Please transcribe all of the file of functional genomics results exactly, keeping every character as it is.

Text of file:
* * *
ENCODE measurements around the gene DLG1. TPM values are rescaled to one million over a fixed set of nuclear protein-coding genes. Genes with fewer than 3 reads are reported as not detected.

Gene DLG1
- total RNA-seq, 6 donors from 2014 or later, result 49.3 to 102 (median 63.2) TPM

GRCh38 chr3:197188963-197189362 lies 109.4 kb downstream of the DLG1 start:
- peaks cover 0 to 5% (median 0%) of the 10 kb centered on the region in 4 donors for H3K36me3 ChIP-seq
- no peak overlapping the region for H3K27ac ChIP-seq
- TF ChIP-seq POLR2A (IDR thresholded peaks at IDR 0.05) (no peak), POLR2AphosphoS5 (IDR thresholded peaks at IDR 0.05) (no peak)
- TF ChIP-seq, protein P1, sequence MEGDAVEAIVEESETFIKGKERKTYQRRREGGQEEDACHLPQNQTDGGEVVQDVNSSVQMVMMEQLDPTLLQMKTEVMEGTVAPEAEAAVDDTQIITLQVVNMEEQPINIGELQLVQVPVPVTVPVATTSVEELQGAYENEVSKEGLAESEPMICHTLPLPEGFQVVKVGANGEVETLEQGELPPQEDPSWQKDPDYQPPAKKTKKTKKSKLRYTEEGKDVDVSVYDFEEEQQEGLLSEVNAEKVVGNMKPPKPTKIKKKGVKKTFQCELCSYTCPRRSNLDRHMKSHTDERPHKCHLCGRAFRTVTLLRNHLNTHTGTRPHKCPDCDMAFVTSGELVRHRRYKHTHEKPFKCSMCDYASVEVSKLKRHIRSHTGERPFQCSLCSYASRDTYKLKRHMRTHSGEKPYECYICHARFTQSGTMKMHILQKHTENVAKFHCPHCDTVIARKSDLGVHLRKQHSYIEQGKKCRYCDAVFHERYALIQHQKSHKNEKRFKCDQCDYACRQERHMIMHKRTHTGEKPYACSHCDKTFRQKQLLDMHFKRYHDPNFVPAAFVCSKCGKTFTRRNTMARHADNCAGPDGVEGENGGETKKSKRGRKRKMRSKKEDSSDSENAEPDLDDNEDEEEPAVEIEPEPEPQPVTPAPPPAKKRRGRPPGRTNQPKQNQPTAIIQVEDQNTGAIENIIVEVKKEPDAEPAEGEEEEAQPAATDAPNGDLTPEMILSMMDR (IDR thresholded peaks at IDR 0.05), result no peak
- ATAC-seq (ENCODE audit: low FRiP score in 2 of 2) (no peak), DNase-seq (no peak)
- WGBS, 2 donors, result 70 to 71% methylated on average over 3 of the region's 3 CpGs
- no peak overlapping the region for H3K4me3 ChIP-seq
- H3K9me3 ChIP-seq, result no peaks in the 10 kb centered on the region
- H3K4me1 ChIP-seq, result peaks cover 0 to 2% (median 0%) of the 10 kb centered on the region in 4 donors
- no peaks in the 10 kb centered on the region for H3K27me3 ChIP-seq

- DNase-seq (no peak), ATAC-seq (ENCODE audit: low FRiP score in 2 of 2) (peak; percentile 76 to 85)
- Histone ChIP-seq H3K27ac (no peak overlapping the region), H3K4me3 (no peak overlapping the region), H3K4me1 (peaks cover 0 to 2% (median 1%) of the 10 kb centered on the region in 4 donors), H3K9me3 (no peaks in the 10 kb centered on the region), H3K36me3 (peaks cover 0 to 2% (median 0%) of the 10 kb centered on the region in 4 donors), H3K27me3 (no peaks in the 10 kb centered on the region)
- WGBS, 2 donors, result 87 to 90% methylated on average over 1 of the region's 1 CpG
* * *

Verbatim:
ENCODE measurements around the gene DLG1. TPM values are rescaled to one million over a fixed set of nuclear protein-coding genes. Genes with fewer than 3 reads are reported as not detected.

Gene DLG1
- total RNA-seq, 6 donors from 2014 or later, result 49.3 to 102 (median 63.2) TPM

GRCh38 chr3:197188963-197189362 lies 109.4 kb downstream of the DLG1 start:
- peaks cover 0 to 5% (median 0%) of the 10 kb centered on the region in 4 donors for H3K36me3 ChIP-seq
- no peak overlapping the region for H3K27ac ChIP-seq
- TF ChIP-seq POLR2A (IDR thresholded peaks at IDR 0.05) (no peak), POLR2AphosphoS5 (IDR thresholded peaks at IDR 0.05) (no peak)
- TF ChIP-seq, protein P1, sequence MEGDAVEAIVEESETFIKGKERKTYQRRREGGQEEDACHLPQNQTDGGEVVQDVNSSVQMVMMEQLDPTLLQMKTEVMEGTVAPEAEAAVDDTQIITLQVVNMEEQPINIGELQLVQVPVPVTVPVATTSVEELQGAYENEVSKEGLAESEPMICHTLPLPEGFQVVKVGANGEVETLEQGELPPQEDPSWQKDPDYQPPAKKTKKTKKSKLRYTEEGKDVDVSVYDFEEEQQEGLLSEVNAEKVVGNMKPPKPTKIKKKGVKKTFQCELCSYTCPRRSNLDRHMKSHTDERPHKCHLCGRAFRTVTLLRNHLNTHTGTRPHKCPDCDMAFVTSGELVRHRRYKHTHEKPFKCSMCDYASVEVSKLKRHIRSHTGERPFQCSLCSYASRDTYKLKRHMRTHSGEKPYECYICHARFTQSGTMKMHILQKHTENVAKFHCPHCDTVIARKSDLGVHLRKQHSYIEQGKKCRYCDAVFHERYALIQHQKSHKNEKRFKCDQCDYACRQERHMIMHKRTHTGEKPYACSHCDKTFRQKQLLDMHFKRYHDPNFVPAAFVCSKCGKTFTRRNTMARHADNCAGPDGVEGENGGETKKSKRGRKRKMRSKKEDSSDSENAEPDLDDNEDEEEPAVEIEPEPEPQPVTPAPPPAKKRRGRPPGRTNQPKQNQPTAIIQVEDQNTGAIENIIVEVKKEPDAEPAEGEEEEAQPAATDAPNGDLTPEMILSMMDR (IDR thresholded peaks at IDR 0.05), result no peak
- ATAC-seq (ENCODE audit: low FRiP score in 2 of 2) (no peak), DNase-seq (no peak)
- WGBS, 2 donors, result 70 to 71% methylated on average over 3 of the region's 3 CpGs
- no peak overlapping the region for H3K4me3 ChIP-seq
- H3K9me3 ChIP-seq, result no peaks in the 10 kb centered on the region
- H3K4me1 ChIP-seq, result peaks cover 0 to 2% (median 0%) of the 10 kb centered on the region in 4 donors
- no peaks in the 10 kb centered on the region for H3K27me3 ChIP-seq

- DNase-seq (no peak), ATAC-seq (ENCODE audit: low FRiP score in 2 of 2) (peak; percentile 76 to 85)
- Histone ChIP-seq H3K27ac (no peak overlapping the region), H3K4me3 (no peak overlapping the region), H3K4me1 (peaks cover 0 to 2% (median 1%) of the 10 kb centered on the region in 4 donors), H3K9me3 (no peaks in the 10 kb centered on the region), H3K36me3 (peaks cover 0 to 2% (median 0%) of the 10 kb centered on the region in 4 donors), H3K27me3 (no peaks in the 10 kb centered on the region)
- WGBS, 2 donors, result 87 to 90% methylated on average over 1 of the region's 1 CpG